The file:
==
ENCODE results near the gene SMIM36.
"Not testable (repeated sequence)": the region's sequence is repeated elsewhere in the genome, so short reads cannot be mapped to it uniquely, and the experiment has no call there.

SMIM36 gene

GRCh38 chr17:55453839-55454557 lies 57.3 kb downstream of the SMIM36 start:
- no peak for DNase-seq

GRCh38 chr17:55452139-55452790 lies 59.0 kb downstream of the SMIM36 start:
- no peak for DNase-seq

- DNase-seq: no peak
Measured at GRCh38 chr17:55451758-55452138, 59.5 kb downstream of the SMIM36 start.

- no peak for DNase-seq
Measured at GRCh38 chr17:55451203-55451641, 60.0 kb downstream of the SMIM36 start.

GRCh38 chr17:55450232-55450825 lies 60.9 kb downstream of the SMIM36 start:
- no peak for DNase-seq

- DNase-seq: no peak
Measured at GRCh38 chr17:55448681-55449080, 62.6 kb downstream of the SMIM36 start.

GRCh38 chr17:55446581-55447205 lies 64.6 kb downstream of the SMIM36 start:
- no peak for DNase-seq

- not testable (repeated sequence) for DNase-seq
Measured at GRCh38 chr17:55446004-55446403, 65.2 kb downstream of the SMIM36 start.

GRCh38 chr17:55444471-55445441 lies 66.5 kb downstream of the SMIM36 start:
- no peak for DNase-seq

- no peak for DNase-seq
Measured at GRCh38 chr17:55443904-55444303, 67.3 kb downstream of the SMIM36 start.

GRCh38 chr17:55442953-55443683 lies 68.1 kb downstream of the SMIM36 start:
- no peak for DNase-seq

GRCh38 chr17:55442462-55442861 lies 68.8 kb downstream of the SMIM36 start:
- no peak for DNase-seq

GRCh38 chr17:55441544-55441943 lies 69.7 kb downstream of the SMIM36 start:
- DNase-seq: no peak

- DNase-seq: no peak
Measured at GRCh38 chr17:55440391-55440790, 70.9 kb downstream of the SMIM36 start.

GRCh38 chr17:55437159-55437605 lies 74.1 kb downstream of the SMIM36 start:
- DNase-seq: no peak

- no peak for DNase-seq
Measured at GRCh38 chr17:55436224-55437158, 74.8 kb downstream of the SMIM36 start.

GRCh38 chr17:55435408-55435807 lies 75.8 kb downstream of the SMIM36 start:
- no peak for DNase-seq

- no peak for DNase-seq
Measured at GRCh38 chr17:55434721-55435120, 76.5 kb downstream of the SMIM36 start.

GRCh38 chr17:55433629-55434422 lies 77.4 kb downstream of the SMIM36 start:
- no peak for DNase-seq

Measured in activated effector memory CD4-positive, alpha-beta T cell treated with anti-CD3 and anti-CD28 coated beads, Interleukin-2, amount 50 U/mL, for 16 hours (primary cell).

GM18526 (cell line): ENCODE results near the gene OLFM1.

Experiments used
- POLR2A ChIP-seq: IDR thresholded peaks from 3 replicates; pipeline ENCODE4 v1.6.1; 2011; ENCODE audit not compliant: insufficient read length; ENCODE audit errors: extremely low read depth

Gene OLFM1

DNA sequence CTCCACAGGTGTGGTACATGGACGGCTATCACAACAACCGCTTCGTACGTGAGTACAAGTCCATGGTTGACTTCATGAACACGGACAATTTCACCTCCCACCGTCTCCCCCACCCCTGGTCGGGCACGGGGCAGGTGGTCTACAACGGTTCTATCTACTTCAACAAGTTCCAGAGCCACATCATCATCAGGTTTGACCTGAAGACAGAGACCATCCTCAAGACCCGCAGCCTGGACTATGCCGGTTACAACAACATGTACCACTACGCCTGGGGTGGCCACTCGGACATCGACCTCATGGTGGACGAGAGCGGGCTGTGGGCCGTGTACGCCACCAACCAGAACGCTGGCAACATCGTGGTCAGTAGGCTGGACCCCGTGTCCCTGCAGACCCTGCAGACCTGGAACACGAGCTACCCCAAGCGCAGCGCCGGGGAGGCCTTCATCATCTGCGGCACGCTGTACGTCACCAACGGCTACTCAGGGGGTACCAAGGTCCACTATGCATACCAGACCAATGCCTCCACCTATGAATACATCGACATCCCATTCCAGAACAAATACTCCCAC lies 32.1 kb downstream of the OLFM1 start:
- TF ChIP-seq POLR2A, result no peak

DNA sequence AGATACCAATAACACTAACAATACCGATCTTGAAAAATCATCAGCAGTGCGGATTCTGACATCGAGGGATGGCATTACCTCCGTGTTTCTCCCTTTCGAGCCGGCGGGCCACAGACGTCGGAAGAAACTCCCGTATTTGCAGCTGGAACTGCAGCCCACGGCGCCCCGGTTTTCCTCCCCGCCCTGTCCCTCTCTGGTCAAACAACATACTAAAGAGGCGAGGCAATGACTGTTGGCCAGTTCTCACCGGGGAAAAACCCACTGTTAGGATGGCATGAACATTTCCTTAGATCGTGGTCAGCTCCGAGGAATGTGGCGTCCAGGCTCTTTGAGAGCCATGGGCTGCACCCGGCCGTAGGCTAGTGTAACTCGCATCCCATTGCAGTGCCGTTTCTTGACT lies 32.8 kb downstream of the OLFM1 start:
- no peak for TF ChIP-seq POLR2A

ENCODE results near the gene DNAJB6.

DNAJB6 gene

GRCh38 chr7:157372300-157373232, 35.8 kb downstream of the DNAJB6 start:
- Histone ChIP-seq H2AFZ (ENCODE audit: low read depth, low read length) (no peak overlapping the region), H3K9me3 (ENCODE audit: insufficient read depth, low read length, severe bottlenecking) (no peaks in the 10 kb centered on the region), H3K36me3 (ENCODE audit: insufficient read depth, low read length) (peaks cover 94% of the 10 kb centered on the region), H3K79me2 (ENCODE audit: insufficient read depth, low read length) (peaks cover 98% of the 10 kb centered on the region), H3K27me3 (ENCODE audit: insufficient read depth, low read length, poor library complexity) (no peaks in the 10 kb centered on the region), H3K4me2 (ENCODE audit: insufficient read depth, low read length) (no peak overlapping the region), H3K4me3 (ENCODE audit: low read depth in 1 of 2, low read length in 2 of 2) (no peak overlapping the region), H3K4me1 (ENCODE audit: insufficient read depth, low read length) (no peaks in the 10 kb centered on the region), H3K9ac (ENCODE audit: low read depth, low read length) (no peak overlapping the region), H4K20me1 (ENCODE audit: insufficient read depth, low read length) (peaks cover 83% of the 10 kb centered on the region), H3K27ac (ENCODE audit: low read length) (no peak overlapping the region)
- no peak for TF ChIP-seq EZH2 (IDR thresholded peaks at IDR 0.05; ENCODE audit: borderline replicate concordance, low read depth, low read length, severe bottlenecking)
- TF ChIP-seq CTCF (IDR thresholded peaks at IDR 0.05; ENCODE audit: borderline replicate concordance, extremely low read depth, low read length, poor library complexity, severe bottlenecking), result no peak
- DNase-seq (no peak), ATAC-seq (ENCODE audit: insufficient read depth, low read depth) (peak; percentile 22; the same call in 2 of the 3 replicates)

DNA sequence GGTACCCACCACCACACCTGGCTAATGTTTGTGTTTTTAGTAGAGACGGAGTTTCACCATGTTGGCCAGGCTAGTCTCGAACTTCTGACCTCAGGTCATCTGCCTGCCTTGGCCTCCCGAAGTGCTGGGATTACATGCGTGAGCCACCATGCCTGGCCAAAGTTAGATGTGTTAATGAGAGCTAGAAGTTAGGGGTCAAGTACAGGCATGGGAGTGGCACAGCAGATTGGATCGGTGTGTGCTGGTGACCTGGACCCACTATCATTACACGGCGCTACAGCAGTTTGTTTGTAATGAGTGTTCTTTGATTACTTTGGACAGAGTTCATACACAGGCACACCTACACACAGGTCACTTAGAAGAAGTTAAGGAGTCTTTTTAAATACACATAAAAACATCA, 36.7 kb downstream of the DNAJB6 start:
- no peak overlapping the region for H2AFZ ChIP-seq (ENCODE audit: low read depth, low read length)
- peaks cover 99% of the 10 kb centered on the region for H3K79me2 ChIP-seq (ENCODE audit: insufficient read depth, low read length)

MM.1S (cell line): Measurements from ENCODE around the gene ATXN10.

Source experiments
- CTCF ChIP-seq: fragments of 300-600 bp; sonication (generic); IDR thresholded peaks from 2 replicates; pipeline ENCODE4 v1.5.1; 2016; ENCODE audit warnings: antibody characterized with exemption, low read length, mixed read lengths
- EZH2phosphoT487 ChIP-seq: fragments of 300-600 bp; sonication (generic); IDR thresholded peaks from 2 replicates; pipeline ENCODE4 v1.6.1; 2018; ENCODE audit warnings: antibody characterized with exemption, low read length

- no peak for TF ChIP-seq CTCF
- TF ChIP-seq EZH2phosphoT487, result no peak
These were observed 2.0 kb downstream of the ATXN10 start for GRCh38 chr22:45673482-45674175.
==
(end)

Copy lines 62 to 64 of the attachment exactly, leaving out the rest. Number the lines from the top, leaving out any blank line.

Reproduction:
Source experiments
- CTCF ChIP-seq: fragments of 300-600 bp; sonication (generic); IDR thresholded peaks from 2 replicates; pipeline ENCODE4 v1.5.1; 2016; ENCODE audit warnings: antibody characterized with exemption, low read length, mixed read lengths
- EZH2phosphoT487 ChIP-seq: fragments of 300-600 bp; sonication (generic); IDR thresholded peaks from 2 replicates; pipeline ENCODE4 v1.6.1; 2018; ENCODE audit warnings: antibody characterized with exemption, low read length